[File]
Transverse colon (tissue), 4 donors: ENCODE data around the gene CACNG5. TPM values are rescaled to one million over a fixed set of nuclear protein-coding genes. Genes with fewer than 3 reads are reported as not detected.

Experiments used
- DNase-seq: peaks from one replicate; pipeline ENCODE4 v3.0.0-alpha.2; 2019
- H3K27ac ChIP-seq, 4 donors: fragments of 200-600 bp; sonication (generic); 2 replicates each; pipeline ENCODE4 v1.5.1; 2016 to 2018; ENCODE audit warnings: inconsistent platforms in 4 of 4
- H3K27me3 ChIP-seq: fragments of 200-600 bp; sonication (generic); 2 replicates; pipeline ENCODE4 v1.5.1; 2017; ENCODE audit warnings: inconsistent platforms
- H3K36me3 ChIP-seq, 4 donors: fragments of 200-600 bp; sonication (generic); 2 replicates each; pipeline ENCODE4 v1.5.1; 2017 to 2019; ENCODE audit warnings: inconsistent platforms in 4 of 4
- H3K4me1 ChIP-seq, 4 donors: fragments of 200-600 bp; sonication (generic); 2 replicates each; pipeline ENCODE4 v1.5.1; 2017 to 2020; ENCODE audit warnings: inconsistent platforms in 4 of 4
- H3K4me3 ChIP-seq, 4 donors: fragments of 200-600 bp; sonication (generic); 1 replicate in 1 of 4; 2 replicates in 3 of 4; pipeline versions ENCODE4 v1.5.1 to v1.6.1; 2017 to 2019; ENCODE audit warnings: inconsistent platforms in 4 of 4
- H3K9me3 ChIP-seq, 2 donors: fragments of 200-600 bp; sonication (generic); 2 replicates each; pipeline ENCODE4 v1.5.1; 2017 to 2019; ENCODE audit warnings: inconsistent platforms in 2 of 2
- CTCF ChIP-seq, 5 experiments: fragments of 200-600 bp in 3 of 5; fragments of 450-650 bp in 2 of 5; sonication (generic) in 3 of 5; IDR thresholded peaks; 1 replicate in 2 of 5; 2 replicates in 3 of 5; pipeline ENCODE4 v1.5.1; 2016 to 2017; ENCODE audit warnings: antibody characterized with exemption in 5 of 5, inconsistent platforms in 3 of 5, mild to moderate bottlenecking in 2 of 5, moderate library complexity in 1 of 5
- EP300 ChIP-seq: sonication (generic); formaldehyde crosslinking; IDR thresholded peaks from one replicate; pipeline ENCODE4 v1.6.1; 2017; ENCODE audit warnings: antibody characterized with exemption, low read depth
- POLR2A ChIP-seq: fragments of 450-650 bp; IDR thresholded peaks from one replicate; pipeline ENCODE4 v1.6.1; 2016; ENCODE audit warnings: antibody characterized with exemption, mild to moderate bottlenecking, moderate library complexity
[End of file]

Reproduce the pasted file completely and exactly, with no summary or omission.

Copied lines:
Transverse colon (tissue), 4 donors: ENCODE data around the gene CACNG5. TPM values are rescaled to one million over a fixed set of nuclear protein-coding genes. Genes with fewer than 3 reads are reported as not detected.

Experiments used
- DNase-seq: peaks from one replicate; pipeline ENCODE4 v3.0.0-alpha.2; 2019
- H3K27ac ChIP-seq, 4 donors: fragments of 200-600 bp; sonication (generic); 2 replicates each; pipeline ENCODE4 v1.5.1; 2016 to 2018; ENCODE audit warnings: inconsistent platforms in 4 of 4
- H3K27me3 ChIP-seq: fragments of 200-600 bp; sonication (generic); 2 replicates; pipeline ENCODE4 v1.5.1; 2017; ENCODE audit warnings: inconsistent platforms
- H3K36me3 ChIP-seq, 4 donors: fragments of 200-600 bp; sonication (generic); 2 replicates each; pipeline ENCODE4 v1.5.1; 2017 to 2019; ENCODE audit warnings: inconsistent platforms in 4 of 4
- H3K4me1 ChIP-seq, 4 donors: fragments of 200-600 bp; sonication (generic); 2 replicates each; pipeline ENCODE4 v1.5.1; 2017 to 2020; ENCODE audit warnings: inconsistent platforms in 4 of 4
- H3K4me3 ChIP-seq, 4 donors: fragments of 200-600 bp; sonication (generic); 1 replicate in 1 of 4; 2 replicates in 3 of 4; pipeline versions ENCODE4 v1.5.1 to v1.6.1; 2017 to 2019; ENCODE audit warnings: inconsistent platforms in 4 of 4
- H3K9me3 ChIP-seq, 2 donors: fragments of 200-600 bp; sonication (generic); 2 replicates each; pipeline ENCODE4 v1.5.1; 2017 to 2019; ENCODE audit warnings: inconsistent platforms in 2 of 2
- CTCF ChIP-seq, 5 experiments: fragments of 200-600 bp in 3 of 5; fragments of 450-650 bp in 2 of 5; sonication (generic) in 3 of 5; IDR thresholded peaks; 1 replicate in 2 of 5; 2 replicates in 3 of 5; pipeline ENCODE4 v1.5.1; 2016 to 2017; ENCODE audit warnings: antibody characterized with exemption in 5 of 5, inconsistent platforms in 3 of 5, mild to moderate bottlenecking in 2 of 5, moderate library complexity in 1 of 5
- EP300 ChIP-seq: sonication (generic); formaldehyde crosslinking; IDR thresholded peaks from one replicate; pipeline ENCODE4 v1.6.1; 2017; ENCODE audit warnings: antibody characterized with exemption, low read depth
- POLR2A ChIP-seq: fragments of 450-650 bp; IDR thresholded peaks from one replicate; pipeline ENCODE4 v1.6.1; 2016; ENCODE audit warnings: antibody characterized with exemption, mild to moderate bottlenecking, moderate library complexity